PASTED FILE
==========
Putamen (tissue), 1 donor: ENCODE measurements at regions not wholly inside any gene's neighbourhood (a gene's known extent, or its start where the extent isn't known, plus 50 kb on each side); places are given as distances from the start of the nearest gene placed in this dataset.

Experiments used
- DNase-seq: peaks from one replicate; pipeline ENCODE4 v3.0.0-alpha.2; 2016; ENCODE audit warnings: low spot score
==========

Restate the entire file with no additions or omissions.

Putamen (tissue), 1 donor: ENCODE measurements at regions not wholly inside any gene's neighbourhood (a gene's known extent, or its start where the extent isn't known, plus 50 kb on each side); places are given as distances from the start of the nearest gene placed in this dataset.

Experiments used
- DNase-seq: peaks from one replicate; pipeline ENCODE4 v3.0.0-alpha.2; 2016; ENCODE audit warnings: low spot score